When the rubber finally hits the road, and you have everything ready, you can be taken back by one simple thing, not having enough footage. 

You see, when shooting, you need to have a plan that will cover every second of the film. Some filmmakers tend to only focus on the significant scenes only. 

Hence in the end, when you are busy editing, you will find that you don’t have enough cuts. It is never a fun thing and shows how unprepared you are as a filmmaker. It’s better to have more footages than you need to have a few, and you have to recall the cast.

What to do about it

You need to work out every scene of the film carefully. 

Know how much you need and how to collect all of it. Additionally, you can also go collecting more footage than required. This way, even if most of it goes wrong, you will have enough backing.

Go through the shoots each day and work with the directors and producers to ensure that the scene is well covered. This way, if you feel you are not satisfied with the film, you can correct that before it’s too late.

4. Poor casting

Poor casting

We understand that you are pressed on a budget, and you need to keep the costs low. But that is not an excuse to go for the substandard cast. 

Most filmmakers assume that by having a cast that consists of family and friends, they are saving money. While on paper, this appears logical, it is also one of the most costly, filmmaking mistakes you may make, that will leave you wishing you had done more.

You learn this when the film hits theatres and online platforms, and the feedback is brutal. 

There are no hiding places with a lousy cast, as even amateurs can tell a bad cast from a distance. In the end, your film will not pass its intended message and will not make as much.

You may also be interested in reading: 11 Essential Tips on How to Hold GREAT Auditions for actors

What to do about it

With casting, there are no two ways about it. You either get it right or get it right. The cast is the heart and soul of your film.

As a beginner, you cannot afford the elite cast, and that’s understandable. But you cannot simply go for the absolute beginners who have no idea what being a cast is all about.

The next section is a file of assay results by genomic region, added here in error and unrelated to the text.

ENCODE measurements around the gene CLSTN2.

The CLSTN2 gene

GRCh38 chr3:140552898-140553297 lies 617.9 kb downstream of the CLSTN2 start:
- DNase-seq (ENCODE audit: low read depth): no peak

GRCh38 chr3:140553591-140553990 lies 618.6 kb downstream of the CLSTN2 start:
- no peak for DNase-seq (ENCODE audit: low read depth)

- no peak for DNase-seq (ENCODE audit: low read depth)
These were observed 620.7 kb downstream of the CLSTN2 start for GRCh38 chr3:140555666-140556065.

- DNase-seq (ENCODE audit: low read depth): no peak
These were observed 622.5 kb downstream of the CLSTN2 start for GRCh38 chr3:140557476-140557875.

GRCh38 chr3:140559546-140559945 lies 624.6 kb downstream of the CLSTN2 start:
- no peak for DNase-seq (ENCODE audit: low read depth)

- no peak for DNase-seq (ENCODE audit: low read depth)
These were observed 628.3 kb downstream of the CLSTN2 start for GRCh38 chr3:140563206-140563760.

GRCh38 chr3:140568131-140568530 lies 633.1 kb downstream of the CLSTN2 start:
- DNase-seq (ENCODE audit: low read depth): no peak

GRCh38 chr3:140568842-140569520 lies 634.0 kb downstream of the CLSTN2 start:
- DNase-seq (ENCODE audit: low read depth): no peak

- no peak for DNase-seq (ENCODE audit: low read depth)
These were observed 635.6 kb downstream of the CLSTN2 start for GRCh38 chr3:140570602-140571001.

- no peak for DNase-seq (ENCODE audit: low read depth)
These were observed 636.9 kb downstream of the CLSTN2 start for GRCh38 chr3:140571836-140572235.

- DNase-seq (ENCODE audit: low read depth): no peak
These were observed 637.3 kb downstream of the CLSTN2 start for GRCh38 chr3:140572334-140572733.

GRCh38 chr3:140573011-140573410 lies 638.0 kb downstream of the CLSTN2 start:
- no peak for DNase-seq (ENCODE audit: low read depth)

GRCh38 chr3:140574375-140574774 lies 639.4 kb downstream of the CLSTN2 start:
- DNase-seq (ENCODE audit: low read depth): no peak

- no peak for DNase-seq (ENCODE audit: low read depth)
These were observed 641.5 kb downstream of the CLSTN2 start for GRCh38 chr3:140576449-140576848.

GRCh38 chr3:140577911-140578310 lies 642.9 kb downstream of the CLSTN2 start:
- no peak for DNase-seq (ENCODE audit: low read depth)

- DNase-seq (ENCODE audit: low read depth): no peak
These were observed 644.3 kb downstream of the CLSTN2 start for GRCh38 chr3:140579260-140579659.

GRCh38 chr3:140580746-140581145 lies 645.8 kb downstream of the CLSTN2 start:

So, where is the compromise?

You should at least mix your cast among experienced and newbies. This way, you have people who have an idea about acting.

5. No Marketing Plan

Marketing is as essential as any other step in film production. Most people assume that it is the last step of filmmaking and thus do not show much effort until the latter stages. 

This doesn’t seem right. Marketing plans should be developed as soon as the film production starts. This way, people will have enough time to internalise it. 

Shoddy marketing plans are as fatal as no plans as well. If people don’t have an idea of what your film is all about, they will NOT be interested in it at all.

What you should about it

Develop a marketing plan from the on-set of film production. If you have the means, go for professional marketers and have a plan. If not, make one yourself.

Start marketing as early as possible. The more people know about the film, the more it will be anticipated. Take scenes from the footage and use them to create captivating marketing plans. 

Arouse the curiosity of views and let them anticipate the release.

Develop a marketing plan as soon as you get the green light to make the film. The target audience will also influence particular aspects of film production, such as the selection of cast.

The marketing should be inclusive of all avenues available.

6. Dull starts or openings

Did you know that people’s attention span has gone down considerably in the past decade or so? Did you also know that you have very few minutes to grab the attention of views?

If you fully grasp the two points above, you know that the opening scenes need to be fascinating. Otherwise, you will lose the attention of viewers for the rest of the show.